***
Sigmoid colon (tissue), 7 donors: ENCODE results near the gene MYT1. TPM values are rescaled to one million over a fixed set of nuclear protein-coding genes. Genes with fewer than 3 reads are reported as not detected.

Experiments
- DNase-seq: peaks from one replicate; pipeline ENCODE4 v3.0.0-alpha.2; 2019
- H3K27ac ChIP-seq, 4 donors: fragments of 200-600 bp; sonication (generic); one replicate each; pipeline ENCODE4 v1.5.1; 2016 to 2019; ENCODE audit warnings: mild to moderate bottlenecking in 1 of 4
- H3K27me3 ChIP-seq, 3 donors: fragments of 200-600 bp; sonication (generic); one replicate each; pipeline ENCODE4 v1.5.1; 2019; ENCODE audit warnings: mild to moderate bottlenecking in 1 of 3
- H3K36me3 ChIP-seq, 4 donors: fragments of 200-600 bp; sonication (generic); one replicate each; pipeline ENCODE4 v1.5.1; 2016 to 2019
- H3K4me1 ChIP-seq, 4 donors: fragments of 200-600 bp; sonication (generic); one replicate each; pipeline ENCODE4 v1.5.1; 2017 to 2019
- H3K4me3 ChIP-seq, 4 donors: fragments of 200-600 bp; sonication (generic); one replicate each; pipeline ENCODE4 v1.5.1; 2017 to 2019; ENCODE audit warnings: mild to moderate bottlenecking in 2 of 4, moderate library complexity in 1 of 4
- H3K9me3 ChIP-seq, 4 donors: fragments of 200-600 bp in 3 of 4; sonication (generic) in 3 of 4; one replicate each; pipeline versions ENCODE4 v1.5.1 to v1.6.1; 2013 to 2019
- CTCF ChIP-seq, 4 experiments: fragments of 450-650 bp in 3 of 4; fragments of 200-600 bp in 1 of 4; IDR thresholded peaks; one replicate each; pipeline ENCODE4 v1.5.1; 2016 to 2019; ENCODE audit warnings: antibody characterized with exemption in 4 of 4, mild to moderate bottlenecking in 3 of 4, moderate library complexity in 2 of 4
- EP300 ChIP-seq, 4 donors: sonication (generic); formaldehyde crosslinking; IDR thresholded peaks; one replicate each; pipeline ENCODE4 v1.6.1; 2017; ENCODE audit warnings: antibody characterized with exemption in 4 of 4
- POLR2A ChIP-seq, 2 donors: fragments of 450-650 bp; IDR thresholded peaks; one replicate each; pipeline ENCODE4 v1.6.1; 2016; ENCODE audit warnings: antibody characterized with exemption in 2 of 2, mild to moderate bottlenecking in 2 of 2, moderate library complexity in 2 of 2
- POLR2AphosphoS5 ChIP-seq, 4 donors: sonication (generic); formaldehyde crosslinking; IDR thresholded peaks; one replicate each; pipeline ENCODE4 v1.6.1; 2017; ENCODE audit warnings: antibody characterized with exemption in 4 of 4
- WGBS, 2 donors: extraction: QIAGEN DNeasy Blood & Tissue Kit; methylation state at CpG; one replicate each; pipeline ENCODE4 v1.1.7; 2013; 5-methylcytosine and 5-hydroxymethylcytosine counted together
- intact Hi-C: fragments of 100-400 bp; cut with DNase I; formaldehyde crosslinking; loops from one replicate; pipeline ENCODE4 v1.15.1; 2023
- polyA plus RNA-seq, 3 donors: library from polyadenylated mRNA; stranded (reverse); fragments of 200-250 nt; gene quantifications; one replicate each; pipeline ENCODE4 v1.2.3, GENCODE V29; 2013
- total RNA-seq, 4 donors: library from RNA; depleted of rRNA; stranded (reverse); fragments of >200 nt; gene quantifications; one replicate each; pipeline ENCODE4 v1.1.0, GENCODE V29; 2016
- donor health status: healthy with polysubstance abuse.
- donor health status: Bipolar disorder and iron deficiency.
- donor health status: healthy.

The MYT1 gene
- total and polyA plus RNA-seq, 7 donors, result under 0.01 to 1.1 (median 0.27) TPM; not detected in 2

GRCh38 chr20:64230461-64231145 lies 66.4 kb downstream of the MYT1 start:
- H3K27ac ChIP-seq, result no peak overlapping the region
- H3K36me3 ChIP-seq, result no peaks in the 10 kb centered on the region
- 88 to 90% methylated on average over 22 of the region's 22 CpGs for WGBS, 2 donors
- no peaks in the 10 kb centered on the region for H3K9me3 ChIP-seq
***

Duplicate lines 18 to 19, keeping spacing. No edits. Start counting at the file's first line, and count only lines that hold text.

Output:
- donor health status: healthy with polysubstance abuse.
- donor health status: Bipolar disorder and iron deficiency.